High gas prices empty students' pockets

By Candace Aum
Pulse Staff Reporter

photo of gas prices: $2.09, $2.19, and $2.29

Students these days are feeling the squeeze of the extreme gas prices thatbhave taken their wallets hostage. For the past two years, students at Palo Alto College have flinched as fuel costs skyrocketed to nearly $3 per gallon. The prices may have declined recently, but Americans would never have considered $ 2.09 per gallon a bargain three years ago.

Why the recent drop? “They might go down before elections,” said Joan Osborne, Instructor of Economics.

Osborne said that there is no evidence of the White House manipulating gas prices, but she said many people believe prices go down before elections so that the ruling party can stay in power.Many are doing whatever they can these days to save money. Students have had to cut out luxuries like eating out, shopping and going to the movies to make sure they have enough money to fill their vehicles. Zeke Rodriguez, a freshman Art and Teaching major, said that he and his girlfriend have definitely had to cut back on luxuries.

“We don’t go out at all,” said Rodriguez. On average, Zeke spends $25 to $30 a week on gas, which adds up to $100 to $120 a month, or $1,200 to $1,400 a year. Talk show host/comedian Jimmy Kimmel joked, “It is literally cheaper to buy a new car than to fill your gas tank!”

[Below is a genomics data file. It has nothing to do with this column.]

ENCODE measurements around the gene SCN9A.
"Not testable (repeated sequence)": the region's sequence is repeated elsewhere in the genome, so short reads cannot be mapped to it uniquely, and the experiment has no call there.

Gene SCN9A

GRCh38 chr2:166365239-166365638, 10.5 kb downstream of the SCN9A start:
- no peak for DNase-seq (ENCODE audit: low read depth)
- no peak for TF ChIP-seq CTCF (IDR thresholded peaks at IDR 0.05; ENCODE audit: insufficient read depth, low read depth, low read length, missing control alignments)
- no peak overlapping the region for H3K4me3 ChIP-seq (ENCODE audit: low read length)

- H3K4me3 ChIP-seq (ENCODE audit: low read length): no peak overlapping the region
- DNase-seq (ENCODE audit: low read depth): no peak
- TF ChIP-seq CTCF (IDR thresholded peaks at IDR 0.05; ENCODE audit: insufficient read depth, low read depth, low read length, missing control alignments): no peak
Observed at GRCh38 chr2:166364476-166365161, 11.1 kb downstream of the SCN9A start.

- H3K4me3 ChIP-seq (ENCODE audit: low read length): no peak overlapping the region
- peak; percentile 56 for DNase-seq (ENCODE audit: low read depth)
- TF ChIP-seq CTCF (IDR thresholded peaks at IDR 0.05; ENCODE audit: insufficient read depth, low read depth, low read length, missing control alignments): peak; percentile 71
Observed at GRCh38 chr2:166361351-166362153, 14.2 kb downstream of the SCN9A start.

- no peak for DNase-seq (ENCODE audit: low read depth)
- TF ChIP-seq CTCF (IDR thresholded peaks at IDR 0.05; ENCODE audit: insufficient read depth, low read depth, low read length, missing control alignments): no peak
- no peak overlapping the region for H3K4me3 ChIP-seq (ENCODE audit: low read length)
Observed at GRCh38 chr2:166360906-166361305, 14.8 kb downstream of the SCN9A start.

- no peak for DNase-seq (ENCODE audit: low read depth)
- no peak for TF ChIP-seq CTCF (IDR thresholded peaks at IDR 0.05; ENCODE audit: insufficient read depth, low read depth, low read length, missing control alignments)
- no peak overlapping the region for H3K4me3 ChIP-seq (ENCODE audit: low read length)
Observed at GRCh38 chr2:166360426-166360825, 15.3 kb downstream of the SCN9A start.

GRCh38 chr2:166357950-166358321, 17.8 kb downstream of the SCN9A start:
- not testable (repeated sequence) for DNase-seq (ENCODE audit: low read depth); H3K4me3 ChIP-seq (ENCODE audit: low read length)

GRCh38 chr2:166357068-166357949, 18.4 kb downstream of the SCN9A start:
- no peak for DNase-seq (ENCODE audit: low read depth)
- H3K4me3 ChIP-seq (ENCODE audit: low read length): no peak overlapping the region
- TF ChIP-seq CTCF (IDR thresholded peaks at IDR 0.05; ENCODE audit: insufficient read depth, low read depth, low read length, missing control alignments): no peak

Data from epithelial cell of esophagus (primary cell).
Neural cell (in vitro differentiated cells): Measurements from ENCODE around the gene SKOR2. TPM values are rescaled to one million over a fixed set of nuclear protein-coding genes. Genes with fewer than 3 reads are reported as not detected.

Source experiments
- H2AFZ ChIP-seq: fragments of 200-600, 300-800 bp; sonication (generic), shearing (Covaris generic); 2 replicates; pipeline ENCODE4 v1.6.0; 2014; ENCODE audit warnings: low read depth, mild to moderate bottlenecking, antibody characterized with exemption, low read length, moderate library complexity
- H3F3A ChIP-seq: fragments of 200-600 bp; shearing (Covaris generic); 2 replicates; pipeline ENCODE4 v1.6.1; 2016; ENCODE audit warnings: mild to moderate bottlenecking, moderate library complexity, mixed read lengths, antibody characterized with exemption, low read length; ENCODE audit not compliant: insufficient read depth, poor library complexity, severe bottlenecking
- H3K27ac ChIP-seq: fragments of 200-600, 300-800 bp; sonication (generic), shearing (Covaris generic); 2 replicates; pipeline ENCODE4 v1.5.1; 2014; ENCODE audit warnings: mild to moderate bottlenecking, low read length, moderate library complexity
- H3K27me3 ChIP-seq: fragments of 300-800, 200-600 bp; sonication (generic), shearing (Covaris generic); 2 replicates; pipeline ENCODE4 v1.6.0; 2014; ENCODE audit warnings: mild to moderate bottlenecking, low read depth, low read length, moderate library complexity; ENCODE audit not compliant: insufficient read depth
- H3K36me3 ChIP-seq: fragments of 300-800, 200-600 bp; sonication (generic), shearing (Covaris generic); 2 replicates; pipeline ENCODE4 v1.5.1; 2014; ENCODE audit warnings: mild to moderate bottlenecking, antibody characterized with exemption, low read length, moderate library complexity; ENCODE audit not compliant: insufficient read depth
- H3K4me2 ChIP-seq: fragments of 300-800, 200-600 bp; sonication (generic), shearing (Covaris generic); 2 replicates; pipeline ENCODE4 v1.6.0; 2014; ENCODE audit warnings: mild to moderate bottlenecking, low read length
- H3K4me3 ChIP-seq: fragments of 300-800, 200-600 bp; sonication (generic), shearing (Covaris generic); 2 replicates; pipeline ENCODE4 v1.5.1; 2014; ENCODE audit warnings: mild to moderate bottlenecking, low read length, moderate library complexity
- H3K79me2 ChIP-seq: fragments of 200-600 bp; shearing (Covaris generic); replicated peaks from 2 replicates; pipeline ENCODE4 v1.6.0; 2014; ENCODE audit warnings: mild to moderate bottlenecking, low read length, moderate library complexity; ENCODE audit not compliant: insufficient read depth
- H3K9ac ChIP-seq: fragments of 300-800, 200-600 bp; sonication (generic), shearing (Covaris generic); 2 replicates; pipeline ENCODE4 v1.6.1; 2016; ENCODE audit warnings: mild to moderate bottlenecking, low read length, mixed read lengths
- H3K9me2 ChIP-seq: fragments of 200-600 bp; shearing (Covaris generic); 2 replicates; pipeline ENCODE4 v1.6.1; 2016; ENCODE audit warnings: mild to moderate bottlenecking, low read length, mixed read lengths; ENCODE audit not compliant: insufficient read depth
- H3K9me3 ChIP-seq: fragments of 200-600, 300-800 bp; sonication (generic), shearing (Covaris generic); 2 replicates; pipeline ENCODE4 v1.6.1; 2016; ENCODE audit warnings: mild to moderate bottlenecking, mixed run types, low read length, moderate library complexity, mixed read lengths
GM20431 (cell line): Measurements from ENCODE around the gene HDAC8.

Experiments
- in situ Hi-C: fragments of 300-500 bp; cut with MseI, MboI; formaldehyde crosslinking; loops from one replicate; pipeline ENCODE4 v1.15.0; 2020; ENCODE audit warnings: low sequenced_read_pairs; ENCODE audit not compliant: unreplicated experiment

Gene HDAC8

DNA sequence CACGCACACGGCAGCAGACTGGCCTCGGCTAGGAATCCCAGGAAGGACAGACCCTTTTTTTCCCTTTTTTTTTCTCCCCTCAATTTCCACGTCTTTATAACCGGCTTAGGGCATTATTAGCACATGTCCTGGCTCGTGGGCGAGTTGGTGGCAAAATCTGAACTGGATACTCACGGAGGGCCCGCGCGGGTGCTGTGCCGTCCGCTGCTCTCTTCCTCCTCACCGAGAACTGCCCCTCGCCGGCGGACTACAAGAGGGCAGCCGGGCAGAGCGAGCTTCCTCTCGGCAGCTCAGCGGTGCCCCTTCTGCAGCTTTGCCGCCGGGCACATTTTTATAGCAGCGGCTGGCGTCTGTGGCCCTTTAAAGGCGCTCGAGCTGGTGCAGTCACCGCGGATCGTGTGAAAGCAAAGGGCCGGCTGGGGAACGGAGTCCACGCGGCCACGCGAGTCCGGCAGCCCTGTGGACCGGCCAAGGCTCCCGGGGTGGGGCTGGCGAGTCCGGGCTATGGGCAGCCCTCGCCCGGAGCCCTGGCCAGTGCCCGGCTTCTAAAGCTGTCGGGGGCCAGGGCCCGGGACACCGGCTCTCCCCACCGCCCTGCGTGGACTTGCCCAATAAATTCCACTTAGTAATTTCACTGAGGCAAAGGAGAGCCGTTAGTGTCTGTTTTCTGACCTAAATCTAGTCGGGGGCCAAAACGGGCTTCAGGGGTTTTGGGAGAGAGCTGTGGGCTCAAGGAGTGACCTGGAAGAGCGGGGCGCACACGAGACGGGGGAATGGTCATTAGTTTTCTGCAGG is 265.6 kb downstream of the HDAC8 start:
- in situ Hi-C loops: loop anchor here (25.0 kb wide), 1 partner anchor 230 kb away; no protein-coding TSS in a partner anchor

Gas prices have also affected PAC’s student enrollment. Assistant Director of Records Linda Cooke said that there are more students enrolled in Tuesday and Thursday classes this semester than Monday, Wednesday and Friday classes. Students who live in San Antonio’s surrounding towns such as Lytle, Floresville, La Vernia and Somerset, are especially affected by the escalating fuel costs. Tracey M. Sanchez, a sophomore Broadcast Journalism and Business Management major, travels to PAC from Pearsall, Texas, on Tuesdays and Thursdays. It takes her 50 minutes to get to PAC in her Chevy Tahoe, and it costs her $58 dollars to fill up her tank. “I am currently applying for a job in my hometown to keep the cash flow for gas to stay dedicated to my education,” said Sanchez. Companies that are dependent on truck/SUV sales, such as Ford and General Motors, are also feeling the consequences of the rising gas prices. In June 2006, GM sales went down 25.7 percent and caused the shut down of many plants. Ford cut one-third of its work force, dropped operating costs by $1 billion, and shut it down several plants, as well. There has even been talk of GM and Ford merging to keep each other above water. Aside from that, fuel costs have had the greatest impact on the public in general. According to the American Bankers Association, there has been an increasing amount of late payments on credit card and utility bills. People find themselves using their credit cards more because they lack spare cash, and the interest adds up. There are many alternatives for students to take if they find themselves scrounging for change in the seats of their cars. One idea is to enroll in online classes and pursue their education in the privacy of their own home without having to use an ounce of gas. Also, like many students have already done this semester, students may take fewer trips to campus by enrolling in Tuesday and Thursday classes. Taking the bus is another money-saving option. VIA busses offer a Student Semester Pass. For $20, students can enjoy unlimited travel anywhere in San Antonio, from school to the movies, for five months. All you need to do is go to the Bursar’s Office of any ACCD college and show a valid student I.D. to get the VIA Student Semester Pass. Getting a fuel-efficient car and keeping a car’s engine clean is one of the most beneficial gas-saving tips. According to www.fueleconomy.gov, choosing a car that gets 30 miles per gallon rather than 20 mpg, can save you $663 in a year. That adds up to $3,313 in a 5-year period, if gas prices average $2.65 per gallon. Also, students may save 15 cents to 96 cents by avoiding hasty acceleration and brake riding. “I’m not going to be happy with gas prices until they drop below $1.50,” said Shane Bartley, a sophomore Psychology major. Europeans consider Americans fortunate. According to the “San Francisco Chronicle”, the British are currently paying $6.18 a gallon. In France, gas costs $5.63 a gallon, and Germans are paying $5.86. Lester Brown, author of “Plan B 2.0: Rescuing a Planet Under Stress and a Civilization in Trouble,” believes that fossil fuels must be replaced by renewable energy to keep political problems controlled, the environment healthy, and Americans free from financial stress.

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